“Fire and ice” isn’t just a show about dragons and zombies on HBO. It was Michael J. Wilson’s vision of the stock market for 2022.
Wilson, the chief investment officer at Morgan Stanley, has argued that stocks are battling a toxic combination of economic headwinds – what he calls “fire” and “ice” – that are set to keep share prices subdued through late 2023.
The stock market’s summer rally was cut short last month as investors digested a reaffirmation of the Federal Reserve’s aggressive stance to fight inflation at the same time that Europe’s energy crisis took a turn for the worse. But even after a roughly 9% drop in the S&P 500 since mid-August, Wilson says buyers should (still) beware.
In a research note on Tuesday, CIO noted that its “fire and ice” moniker “has proven to be an effective way to describe the first half of this year” and expects that to continue into December.
Wilson believes the stock market is set to experience “fire and ice, Part 2” in the coming months following Fed Chairman Jerome Powell’s comments at the central bank’s annual banquet in Jackson Hole, Wyo., last week.
Powell argued that some “pain” may be needed to get consumer prices under control next year, and economists noted that asset prices (including stock prices) would have to fall to achieve that goal. The S&P 500 sank more than 5% in the days following Powell’s comments, and Wilson says that was just the beginning.
Fire and Ice, Part 2
While some market pundits and investment advisers argued that the stock rally was a buying opportunity during the summer, Wilson argued that it was nothing more than a trap for investors all along.
His argument was and is based on the idea that inflation and the Fed’s efforts to fight it with interest rate hikes act as a backfire against stocks, significantly reducing their valuations. Rising interest rates raise the cost of borrowing for companies as well, making it harder for them to invest in their future growth and make a profit.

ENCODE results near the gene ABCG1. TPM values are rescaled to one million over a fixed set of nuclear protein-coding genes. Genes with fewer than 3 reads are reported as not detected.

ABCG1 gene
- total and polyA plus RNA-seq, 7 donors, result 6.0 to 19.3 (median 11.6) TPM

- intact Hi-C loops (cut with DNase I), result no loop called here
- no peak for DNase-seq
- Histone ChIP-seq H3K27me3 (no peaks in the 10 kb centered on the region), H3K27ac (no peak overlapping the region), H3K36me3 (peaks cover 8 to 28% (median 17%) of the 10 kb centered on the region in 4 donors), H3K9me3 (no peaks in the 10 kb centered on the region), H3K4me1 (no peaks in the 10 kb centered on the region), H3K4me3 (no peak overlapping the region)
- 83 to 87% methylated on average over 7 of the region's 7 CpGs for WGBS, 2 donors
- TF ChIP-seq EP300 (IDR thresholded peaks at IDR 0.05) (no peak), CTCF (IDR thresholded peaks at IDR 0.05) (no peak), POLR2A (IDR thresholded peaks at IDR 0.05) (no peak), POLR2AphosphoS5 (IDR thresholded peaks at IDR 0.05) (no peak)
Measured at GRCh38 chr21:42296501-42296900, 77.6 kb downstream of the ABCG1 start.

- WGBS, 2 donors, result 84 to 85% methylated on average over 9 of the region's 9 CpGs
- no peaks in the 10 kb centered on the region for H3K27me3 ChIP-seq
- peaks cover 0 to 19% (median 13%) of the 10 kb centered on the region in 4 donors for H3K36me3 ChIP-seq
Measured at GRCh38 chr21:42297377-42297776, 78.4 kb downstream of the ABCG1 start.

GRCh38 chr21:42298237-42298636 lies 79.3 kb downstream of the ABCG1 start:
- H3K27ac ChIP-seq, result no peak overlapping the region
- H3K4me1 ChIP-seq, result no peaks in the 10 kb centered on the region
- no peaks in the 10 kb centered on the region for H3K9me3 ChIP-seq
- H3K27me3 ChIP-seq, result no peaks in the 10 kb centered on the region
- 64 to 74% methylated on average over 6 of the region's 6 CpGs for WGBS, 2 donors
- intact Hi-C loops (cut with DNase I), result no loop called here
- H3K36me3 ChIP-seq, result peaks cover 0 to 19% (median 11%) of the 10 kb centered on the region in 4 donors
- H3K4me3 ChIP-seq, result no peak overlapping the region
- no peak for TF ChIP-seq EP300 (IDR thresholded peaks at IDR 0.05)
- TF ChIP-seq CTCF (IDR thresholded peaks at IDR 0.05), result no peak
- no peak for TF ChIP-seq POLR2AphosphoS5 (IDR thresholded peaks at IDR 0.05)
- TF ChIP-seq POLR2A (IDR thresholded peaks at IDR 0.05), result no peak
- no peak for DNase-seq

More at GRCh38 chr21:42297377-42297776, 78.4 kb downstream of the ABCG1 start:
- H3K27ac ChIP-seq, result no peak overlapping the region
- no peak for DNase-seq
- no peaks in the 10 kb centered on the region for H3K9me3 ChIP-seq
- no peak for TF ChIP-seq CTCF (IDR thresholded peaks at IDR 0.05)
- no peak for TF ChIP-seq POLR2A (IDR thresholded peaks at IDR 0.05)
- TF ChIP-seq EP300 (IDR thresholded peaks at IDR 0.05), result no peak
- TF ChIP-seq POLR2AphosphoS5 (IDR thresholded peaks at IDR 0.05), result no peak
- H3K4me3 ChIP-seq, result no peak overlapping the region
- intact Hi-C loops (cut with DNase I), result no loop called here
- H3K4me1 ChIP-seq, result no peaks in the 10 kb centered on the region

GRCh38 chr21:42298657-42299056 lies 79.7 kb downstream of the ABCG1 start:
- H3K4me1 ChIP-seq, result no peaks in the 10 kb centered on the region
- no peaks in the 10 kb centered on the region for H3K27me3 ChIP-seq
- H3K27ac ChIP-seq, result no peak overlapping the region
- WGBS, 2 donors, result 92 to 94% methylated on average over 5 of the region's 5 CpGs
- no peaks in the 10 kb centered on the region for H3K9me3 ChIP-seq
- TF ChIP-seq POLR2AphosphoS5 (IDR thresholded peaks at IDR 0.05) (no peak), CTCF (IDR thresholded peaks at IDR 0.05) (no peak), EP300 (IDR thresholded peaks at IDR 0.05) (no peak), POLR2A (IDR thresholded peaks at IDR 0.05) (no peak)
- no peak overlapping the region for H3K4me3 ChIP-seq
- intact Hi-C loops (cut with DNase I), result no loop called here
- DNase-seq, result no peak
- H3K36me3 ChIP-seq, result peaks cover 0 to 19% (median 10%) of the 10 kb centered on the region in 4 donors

And at the same time, the slowdown in economic growth or the “freeze” reduces consumer spending and, by extension, the profit potential of businesses.
All of these headwinds are bad news for stocks, and Wilson argues they won’t go away anytime soon. The CIO pointed to Powell’s comments in Jackson Hole, which “emphatically” dashed investors’ hopes of an “excessive shift” in rate cuts last month amid a weakening global economy.
Wilson also cut his earnings forecast for the S&P 500 on Tuesday, arguing that slowing economic growth and “sticky cost pressures, particularly on the labor side” from higher wages will squeeze corporate margins toward front.
He went on to note that the second half of the year should be “more frosty than fiery as slowing growth becomes the bigger concern for stocks, rather than inflation and the Fed.” All of this means that the bear market is far from over.
“While we acknowledge the stock’s poor performance year to date, we do not believe the bear market is over if our earnings forecasts are correct,” Wilson wrote.
Wilson’s “minimum downside” for the S&P 500 in 2022 is about 13% below current levels at 3,400, while a low of 3,000 (or 23% below current levels) is likely by the end of the year “if it comes recession”.
The S&P 500 should then recover to 3,900 by the end of 2023, or 3,350 in a recession scenario, according to Morgan Stanley.
This story was originally featured on Fortune.com